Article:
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Tranquil Turtle Beach Bar’s Sunday Fish Fry was an idea from Bianca Curry, a familiar face working at the Bar, and although it is only in its first few weeks it’s already had a great start. Attracting around 100+ people every Sunday from 2pm onwards, the focus of this weekly event (which aims to carry on for the rest of the season) is bringing people together for a local treat and Bahamian tradition.

Michael Withers, one of the new owners at the Bluff House explains the secret behind the Sunday Fish Fry which is all prepared from scratch in the Beach Bar’s kitchen:

“It’s all thanks to our staff,” Michael explained. “We’ve got great girls with great ideas and personalities. Bianca ran with this idea and so far so good! We also have other things like our burgers, cracked conch and fritters besides the 60-70 perspective orders of the main attraction.”

The great food and fun atmosphere is helped by the sounds of a local DJ and of course, the star of the Sunday Fish Fry is in the name but it is done with a difference. Crisply and lightly battered whole snappers are served with homemade banana pancakes providing a perfect balance of light and filling for just $12.

Coming from a traditional Bahamian breakfast – fried fish and ‘panny cake,’ the fresh snapper with the hint of sweetness and the chef’s addition of “a little nutmeg” to the pancakes ties the flavours together really well.

For the tourists staying in the hotel rooms and villas, it provides the perfect combination of a beautiful beach location, great food, drinks and music all with a buzzing and unique atmosphere which draws in locals and other vacationers alike.

One GTC local for example, Maxwell McIntosh, approved of the event and expressed his hope for some of the “money to stay on the Cay rather than everyone going to Nippers every Sunday.”

A regular visitor and sailboat owner, Pat Phelan said that Abaco (and Green Turtle Cay in particular) was, out of all the other places in the Bahamas, the place he spends the most money. “There are so many nice things to go to like this. It’s fun and it’s a happy medium here. It’s nice to get everyone together.”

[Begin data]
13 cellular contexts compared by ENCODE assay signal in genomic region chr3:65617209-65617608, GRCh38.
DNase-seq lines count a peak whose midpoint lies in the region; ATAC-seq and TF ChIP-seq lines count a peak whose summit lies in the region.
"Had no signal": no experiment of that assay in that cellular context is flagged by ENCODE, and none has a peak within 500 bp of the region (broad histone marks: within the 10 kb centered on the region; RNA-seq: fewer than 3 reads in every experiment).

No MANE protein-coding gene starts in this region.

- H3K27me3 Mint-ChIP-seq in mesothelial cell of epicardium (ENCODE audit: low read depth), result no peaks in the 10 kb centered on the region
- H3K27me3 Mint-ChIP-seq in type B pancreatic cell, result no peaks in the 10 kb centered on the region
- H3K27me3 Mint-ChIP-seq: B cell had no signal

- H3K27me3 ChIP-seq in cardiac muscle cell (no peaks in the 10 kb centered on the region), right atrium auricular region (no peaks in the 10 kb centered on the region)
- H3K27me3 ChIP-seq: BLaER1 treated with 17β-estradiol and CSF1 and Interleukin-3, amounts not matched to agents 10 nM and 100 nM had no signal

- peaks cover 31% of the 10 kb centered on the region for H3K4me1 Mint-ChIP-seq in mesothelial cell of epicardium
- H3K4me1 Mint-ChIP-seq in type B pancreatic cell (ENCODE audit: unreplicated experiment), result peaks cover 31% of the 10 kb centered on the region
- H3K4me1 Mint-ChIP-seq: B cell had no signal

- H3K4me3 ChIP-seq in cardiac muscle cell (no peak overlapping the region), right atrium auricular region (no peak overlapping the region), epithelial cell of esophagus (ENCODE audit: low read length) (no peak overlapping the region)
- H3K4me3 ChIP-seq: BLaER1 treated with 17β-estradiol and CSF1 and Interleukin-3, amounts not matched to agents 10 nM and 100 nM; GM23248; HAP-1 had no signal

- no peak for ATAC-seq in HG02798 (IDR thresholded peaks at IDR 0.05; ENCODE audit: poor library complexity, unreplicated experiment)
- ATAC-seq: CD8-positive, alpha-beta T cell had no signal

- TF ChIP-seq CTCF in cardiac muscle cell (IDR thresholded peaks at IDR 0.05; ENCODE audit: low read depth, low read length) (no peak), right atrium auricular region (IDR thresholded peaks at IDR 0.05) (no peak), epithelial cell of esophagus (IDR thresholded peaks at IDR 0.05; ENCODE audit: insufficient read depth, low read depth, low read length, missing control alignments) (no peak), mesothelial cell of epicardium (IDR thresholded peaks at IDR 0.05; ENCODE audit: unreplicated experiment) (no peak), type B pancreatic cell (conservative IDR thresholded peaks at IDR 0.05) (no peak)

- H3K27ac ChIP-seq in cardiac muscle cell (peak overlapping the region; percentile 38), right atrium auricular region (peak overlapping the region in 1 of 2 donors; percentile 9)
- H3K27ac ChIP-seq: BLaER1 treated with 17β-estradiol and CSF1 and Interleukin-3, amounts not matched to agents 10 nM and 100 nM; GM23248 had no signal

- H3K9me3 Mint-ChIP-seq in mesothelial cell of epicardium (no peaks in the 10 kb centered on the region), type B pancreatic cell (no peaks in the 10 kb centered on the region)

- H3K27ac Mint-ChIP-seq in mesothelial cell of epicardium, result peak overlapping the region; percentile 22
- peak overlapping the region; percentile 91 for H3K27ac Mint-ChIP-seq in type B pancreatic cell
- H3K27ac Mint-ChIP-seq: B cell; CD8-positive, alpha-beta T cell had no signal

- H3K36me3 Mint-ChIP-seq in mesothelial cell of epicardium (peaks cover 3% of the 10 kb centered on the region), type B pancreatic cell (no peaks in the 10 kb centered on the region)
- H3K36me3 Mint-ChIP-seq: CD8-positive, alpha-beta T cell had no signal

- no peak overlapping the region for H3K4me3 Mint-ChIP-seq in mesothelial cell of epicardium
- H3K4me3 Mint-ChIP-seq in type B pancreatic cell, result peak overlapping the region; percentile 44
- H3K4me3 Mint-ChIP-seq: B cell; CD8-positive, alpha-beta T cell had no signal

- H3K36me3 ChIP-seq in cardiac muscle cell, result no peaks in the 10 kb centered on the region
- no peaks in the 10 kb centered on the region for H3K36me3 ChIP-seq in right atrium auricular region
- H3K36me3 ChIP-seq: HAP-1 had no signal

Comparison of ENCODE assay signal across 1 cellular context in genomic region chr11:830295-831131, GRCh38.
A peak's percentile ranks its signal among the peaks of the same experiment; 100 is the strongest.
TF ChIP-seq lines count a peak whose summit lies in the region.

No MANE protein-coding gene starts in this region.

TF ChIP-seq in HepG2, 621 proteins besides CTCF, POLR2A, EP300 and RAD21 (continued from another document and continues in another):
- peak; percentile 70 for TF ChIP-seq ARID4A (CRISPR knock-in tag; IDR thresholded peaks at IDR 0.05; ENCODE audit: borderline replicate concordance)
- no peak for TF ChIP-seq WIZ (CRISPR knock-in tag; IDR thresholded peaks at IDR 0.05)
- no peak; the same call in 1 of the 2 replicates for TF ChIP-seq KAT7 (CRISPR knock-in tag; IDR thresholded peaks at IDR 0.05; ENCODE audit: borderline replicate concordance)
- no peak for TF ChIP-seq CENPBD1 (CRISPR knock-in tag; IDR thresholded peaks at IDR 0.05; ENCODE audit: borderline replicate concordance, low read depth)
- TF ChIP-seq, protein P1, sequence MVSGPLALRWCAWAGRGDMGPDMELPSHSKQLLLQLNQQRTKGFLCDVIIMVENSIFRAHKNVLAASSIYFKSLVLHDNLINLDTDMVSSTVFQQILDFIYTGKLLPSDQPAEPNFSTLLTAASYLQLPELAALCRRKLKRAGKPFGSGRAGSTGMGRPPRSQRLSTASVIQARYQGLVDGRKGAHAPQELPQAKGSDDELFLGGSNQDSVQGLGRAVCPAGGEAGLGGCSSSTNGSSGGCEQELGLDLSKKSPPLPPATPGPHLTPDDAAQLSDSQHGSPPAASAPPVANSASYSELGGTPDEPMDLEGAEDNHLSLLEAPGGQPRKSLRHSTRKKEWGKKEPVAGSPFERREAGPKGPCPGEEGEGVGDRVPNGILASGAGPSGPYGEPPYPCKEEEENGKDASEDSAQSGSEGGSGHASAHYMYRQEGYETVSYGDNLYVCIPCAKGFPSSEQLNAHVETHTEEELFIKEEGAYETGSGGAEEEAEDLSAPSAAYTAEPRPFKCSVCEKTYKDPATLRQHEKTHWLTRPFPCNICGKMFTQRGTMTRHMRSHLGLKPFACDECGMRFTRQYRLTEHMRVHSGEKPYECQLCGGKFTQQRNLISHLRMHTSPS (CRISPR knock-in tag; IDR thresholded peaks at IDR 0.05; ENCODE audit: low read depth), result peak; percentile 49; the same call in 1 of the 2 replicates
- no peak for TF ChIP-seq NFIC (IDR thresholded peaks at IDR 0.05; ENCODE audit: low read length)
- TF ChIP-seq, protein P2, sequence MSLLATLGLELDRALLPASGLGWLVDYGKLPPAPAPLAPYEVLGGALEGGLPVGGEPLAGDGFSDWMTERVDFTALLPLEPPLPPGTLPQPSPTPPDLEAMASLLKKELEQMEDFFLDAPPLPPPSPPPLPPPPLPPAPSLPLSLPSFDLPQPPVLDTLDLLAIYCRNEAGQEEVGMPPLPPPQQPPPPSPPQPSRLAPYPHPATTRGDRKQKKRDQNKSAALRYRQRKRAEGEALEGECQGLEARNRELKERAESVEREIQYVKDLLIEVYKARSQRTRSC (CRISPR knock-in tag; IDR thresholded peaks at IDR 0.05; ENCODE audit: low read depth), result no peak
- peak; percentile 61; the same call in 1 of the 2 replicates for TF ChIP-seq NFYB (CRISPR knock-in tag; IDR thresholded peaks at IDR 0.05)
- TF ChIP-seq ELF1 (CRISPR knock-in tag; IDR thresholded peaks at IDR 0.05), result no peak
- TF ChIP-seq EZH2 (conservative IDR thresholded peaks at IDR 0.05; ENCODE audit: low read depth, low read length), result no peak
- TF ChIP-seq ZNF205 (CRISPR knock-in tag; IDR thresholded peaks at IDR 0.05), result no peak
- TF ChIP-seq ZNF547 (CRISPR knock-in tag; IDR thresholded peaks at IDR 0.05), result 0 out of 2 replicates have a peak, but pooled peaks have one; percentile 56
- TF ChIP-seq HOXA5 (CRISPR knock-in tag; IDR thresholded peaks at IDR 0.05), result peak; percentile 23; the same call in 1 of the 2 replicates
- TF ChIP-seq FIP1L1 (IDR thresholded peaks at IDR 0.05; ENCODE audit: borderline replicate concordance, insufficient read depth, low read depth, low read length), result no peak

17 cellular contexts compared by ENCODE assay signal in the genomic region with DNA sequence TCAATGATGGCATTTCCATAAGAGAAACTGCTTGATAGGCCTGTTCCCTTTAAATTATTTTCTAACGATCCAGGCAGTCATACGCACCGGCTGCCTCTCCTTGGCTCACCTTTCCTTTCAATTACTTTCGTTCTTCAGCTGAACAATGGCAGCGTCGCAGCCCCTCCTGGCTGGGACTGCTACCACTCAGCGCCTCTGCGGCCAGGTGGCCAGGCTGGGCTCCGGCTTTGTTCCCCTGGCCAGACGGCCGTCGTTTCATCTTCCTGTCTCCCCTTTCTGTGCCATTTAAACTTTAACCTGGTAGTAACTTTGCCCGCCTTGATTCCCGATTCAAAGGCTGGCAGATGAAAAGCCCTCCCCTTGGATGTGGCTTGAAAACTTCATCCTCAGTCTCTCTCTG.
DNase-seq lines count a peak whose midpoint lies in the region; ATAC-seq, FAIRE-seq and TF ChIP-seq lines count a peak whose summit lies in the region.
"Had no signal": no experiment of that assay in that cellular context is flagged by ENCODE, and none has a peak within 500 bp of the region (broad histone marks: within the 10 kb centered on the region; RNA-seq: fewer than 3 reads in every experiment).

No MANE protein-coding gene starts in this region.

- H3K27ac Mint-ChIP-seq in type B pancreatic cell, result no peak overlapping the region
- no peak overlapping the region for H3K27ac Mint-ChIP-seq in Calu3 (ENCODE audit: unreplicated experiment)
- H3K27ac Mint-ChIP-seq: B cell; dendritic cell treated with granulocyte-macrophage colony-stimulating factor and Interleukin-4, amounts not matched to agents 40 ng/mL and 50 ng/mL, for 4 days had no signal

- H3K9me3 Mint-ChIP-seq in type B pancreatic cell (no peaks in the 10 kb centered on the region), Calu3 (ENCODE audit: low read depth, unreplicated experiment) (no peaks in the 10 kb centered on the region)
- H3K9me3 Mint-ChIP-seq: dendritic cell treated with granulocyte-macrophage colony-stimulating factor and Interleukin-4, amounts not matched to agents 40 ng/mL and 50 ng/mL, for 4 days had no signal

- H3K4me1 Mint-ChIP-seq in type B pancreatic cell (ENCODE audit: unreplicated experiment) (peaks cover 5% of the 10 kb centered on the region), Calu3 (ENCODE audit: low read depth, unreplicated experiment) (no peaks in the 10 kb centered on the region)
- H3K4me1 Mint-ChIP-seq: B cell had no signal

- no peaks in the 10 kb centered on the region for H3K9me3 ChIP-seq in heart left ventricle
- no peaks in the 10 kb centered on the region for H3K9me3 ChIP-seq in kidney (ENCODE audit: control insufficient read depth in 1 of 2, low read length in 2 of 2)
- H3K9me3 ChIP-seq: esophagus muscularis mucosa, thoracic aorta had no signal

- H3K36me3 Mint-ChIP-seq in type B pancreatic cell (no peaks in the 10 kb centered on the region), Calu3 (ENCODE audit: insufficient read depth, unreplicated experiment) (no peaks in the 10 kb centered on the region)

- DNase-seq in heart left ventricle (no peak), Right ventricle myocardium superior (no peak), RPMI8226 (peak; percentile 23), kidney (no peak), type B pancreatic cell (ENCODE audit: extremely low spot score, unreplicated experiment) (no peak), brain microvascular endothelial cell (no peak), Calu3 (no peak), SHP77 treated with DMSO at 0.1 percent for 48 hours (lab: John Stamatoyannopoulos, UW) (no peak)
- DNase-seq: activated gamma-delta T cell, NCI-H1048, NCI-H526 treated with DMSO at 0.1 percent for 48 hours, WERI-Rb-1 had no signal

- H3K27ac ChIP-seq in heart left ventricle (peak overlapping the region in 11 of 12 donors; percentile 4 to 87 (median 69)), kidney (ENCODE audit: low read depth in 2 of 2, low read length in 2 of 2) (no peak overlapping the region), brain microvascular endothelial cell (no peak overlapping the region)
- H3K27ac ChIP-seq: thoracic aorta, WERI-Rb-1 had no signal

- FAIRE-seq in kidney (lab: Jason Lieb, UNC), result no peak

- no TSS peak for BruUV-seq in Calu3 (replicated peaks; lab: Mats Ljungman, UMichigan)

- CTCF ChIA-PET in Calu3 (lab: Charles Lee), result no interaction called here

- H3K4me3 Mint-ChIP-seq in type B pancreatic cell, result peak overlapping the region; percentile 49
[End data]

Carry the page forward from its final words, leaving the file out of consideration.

So, whether you’re carried by golf cart, boat or foot, Tranquil Turtle’s Sunday Fish Fry is a Sunday well spent and you’ll leave with your belly full, your dancing-legs sore and maybe some damaged pride after a game or two of corn hole toss or volleyball on Tranquil’s beach.

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As seen in The Abaconian newspaper, published March 15th 2014. 

An Interview with an Artist: Rett Sturman

Bahamas, Home, Journalism, Photography, Published Work, Travel

Green Turtle Cay had a new face that became quite familiar recently. Usually found with his easel propped opposite his muse – one of the cay’s street views, homes or beaches, Rett Sturman has created a growing collection of oil-painted scenes like the Albert Lowe Museum he’s recently completed.

Rett Sturman

After a Google search for beautiful places in the Caribbean, Rett Sturman fell in love with the array of turquoises that New Plymouth’s harbour had to offer. Hailing from Vermont, which is currently experiencing -20 degree weather, he sought refuge on the 3-mile-long island for the past 8 weeks.